Making the most of the opportunities presented by ESSA begins with articulating the state’s clear vision for the future of teaching and learning. By adopting a vision aligned with the FRS framework, the state would be reaffirming the central purpose of a school system: preparing students for the future. It would also be acknowledging the inescapable role technology is playing in reshaping the world and the need to transform the system to adapt to these changes. When this vision is framed and articulated, it provides a powerful lens for looking at all of the state’s work and empowers a state to take the important step of integrating FRS with other state initiatives. Integrating the initiatives makes it easier for a state to complete the ESSA consolidated plan and leverage the funding opportunities the statute creates to support the initiatives.
Once the vision has been articulated, the state can then identify obstacles to achieving that vision as well as priority areas, activities, or strategies for overcoming those obstacles. Looking at the priority areas, activities, and strategies through the lens of FRS and aligning them with the FRS gears can be helpful as the state contemplates how to provide targeted support to districts and educators directly.
Step 2: Incorporate FRS into the State’s Consolidated ESSA Plan
The next step for leveraging ESSA to support FRS work is to weave the state’s vision and activities throughout the state’s consolidated ESSA plan. The Alliance has created resources that point states to the areas in both the original Consolidated Plan Template and the Revised Consolidated Plan Template issued by the new administration. In doing this, there are areas where the connections to FRS are clear, specifically, the parts of both consolidated plan templates that cover Title IV A, which is reimagined under ESSA as a block grant for student support and academic enrichment with a portion of the funds available to support digital infrastructure and integration of technology in the classroom. Unsurprisingly, FRS resources, such as the interactive planning dashboard, hub, and infrastructure guide, are specifically referenced in the U.S. Department of Education’s non-regulatory guidance on Title IV.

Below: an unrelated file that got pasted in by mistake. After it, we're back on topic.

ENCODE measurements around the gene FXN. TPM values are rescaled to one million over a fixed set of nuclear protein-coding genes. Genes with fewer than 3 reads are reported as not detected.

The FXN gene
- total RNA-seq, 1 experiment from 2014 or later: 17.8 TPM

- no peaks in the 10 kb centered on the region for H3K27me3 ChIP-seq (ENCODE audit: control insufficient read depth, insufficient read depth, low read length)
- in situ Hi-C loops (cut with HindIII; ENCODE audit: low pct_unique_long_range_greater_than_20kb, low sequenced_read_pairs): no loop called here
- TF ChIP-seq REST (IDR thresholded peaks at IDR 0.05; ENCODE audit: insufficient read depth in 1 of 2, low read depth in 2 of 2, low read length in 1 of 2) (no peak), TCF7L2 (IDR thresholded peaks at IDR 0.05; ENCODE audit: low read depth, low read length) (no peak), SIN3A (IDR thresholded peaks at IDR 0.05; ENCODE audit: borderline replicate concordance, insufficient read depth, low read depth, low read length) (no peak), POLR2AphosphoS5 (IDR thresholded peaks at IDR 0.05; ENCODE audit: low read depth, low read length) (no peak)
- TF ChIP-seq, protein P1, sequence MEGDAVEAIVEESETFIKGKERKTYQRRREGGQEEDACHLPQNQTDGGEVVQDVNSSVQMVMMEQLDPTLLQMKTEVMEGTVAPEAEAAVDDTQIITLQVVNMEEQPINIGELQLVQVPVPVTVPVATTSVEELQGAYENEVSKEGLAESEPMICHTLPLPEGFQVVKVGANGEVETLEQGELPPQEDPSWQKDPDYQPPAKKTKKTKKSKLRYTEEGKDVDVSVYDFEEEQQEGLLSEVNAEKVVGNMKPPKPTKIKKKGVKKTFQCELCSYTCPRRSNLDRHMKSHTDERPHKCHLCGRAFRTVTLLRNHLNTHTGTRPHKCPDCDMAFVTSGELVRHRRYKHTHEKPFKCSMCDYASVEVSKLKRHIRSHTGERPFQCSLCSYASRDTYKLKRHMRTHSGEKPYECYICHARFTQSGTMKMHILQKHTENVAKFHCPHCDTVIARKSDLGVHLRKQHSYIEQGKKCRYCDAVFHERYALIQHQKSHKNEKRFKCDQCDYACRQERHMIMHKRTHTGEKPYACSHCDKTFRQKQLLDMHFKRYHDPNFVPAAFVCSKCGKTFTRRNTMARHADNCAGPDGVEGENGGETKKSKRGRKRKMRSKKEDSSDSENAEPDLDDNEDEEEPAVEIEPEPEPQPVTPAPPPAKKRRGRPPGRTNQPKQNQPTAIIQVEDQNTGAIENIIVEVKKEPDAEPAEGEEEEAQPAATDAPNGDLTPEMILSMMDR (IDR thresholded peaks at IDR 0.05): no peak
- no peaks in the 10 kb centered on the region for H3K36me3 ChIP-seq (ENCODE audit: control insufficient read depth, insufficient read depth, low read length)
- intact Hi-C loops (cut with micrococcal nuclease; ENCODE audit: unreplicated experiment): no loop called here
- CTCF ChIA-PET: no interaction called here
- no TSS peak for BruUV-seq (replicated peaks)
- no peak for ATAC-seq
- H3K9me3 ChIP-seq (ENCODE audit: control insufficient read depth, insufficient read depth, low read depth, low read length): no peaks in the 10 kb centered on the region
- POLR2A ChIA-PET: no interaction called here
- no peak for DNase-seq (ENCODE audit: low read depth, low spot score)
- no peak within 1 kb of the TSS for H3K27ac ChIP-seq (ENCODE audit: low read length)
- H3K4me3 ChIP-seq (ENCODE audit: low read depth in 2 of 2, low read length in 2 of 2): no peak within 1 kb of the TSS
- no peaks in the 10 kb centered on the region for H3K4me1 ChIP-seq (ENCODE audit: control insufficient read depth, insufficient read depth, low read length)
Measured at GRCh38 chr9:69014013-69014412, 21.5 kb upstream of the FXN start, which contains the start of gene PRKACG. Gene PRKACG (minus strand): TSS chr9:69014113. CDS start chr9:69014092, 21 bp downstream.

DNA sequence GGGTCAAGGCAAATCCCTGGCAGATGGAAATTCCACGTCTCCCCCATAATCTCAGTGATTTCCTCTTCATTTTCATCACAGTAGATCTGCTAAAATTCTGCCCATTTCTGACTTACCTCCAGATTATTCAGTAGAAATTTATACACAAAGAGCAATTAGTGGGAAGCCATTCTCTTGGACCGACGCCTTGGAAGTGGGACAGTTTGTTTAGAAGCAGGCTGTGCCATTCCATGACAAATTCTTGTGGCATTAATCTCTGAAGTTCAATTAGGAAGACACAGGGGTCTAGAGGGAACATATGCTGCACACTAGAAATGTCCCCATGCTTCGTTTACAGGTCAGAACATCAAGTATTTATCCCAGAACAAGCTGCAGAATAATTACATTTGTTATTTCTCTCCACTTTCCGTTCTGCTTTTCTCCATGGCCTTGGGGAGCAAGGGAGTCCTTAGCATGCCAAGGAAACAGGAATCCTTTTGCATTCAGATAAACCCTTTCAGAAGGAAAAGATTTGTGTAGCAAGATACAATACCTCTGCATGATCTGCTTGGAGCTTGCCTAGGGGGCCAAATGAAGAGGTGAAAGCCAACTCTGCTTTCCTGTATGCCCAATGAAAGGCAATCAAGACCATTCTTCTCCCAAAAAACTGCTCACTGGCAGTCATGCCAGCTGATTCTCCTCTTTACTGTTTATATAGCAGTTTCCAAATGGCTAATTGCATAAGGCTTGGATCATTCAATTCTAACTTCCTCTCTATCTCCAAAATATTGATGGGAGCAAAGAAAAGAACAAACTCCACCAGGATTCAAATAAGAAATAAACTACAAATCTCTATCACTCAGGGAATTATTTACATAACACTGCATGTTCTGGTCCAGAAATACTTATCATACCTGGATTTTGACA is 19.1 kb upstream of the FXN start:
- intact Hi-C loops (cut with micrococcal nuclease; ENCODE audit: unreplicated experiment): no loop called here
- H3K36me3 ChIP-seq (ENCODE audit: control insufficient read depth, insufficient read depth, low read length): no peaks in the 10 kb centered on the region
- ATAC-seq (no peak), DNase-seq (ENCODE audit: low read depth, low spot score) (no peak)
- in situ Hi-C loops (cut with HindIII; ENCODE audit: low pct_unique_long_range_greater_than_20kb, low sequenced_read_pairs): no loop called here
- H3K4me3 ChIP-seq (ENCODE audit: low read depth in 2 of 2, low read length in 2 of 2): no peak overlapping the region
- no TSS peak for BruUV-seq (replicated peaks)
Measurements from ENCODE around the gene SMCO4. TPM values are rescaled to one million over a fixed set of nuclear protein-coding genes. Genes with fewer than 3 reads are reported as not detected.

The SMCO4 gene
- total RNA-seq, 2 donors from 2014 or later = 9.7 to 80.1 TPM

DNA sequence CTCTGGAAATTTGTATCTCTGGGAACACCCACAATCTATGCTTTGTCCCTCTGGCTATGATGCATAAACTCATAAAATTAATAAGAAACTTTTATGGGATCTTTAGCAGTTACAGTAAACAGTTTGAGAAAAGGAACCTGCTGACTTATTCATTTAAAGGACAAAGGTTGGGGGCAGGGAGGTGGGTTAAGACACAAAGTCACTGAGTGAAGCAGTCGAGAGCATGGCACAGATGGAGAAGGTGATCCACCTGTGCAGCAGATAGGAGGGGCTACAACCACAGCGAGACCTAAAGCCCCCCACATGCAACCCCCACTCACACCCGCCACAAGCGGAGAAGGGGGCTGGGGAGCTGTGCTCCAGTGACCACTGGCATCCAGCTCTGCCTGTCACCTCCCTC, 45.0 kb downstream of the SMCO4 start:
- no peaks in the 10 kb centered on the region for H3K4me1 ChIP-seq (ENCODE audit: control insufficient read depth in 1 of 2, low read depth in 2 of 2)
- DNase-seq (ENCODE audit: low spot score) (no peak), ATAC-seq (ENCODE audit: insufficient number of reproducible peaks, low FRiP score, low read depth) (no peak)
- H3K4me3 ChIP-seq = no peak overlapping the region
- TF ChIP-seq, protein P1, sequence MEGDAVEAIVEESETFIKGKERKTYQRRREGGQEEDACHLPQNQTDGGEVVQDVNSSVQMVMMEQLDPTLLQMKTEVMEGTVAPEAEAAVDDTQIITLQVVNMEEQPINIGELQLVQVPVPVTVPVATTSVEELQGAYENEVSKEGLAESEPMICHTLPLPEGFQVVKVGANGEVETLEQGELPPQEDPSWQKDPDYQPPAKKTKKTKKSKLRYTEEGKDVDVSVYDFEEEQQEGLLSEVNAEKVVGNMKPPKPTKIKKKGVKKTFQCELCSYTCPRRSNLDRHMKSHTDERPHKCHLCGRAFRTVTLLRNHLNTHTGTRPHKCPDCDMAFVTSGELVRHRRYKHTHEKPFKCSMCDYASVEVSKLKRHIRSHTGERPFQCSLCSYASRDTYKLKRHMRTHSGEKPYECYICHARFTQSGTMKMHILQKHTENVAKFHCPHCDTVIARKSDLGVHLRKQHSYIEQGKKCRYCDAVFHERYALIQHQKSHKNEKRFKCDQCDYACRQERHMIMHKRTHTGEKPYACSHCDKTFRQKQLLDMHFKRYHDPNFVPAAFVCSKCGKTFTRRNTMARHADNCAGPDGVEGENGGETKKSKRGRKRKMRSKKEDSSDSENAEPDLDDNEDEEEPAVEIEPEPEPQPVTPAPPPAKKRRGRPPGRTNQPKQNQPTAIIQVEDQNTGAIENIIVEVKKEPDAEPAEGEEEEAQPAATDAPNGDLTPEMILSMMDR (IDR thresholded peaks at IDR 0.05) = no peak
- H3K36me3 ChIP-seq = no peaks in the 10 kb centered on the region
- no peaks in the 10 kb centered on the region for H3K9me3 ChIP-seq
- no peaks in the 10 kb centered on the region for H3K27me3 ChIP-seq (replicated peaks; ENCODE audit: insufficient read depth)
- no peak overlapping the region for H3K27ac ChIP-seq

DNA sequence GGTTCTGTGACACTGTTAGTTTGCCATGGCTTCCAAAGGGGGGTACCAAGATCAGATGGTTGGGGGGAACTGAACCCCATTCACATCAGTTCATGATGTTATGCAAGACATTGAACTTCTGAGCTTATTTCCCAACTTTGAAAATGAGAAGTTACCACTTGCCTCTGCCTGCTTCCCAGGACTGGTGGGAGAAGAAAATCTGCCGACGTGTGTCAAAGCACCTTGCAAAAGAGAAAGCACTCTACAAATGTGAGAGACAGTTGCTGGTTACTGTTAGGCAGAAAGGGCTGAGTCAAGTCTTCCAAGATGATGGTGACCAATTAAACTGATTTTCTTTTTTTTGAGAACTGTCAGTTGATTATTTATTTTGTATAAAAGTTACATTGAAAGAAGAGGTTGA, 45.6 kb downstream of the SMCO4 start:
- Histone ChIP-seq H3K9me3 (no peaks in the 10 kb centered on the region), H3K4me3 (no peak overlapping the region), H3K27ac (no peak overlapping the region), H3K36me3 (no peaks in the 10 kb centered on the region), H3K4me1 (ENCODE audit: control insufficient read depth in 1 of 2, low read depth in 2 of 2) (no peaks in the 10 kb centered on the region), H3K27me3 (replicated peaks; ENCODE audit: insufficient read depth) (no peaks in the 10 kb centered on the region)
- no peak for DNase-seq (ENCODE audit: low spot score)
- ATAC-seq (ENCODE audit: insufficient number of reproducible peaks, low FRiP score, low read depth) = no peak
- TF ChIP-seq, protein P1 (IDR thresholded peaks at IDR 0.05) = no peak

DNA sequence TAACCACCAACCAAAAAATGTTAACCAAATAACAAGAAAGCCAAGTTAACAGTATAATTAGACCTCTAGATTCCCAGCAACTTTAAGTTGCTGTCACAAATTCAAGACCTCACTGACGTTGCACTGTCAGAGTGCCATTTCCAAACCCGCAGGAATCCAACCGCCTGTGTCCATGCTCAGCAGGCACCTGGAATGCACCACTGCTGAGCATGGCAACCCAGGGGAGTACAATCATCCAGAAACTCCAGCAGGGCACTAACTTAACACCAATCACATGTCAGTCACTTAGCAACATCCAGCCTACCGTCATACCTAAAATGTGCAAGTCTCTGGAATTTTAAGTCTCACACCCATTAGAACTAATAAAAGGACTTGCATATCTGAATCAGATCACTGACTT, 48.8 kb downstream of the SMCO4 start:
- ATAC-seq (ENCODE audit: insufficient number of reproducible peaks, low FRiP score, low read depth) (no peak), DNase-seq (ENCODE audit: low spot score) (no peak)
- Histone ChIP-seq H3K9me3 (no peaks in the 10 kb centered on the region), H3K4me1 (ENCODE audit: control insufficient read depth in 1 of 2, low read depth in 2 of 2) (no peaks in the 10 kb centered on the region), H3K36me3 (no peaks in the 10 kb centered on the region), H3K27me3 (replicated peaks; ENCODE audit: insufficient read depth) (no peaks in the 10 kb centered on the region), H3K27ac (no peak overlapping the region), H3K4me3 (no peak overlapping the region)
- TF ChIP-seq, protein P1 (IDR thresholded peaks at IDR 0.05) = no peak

Beyond Title IV A, there are several other ways that states can leverage the consolidated plan and the planning process to further their Future Ready work:
- Outreach and Input. In developing their state consolidated plan, ESSA provides states with an opportunity to engage their FRS ecosystem of FRS districts, professional associations, higher education, business and community organizations, and other stakeholders who are interested in the state’s vision. Talk to them, listen to them, and include them in the consolidated plan so everyone can see the organizations in the state that are involved with its FRS initiative.
- School Improvement and Interventions and Direct Student Services. The ESSA consolidated plan provides states with a good opportunity to explain the role that personalized learning and technology will play in supporting the state’s school improvement efforts. States can describe how evidence-based personalized learning practices will be implemented in schools identified for targeted and comprehensive support. In addition, states can use up to 3 percent of their Title I funds for “Direct Student Services,” including personalized learning.
- Educator Growth and Development Systems. Because the successful integration of technology in the classroom relies on the skills and abilities of teachers and leaders, ESSA’s provisions related to professional development and quality instruction provide states with the opportunity to identify the systems and activities they are putting in place to support the Personalized Professional Learning gear from the FRS framework to support the improvement of digital leadership and teaching in the state in general.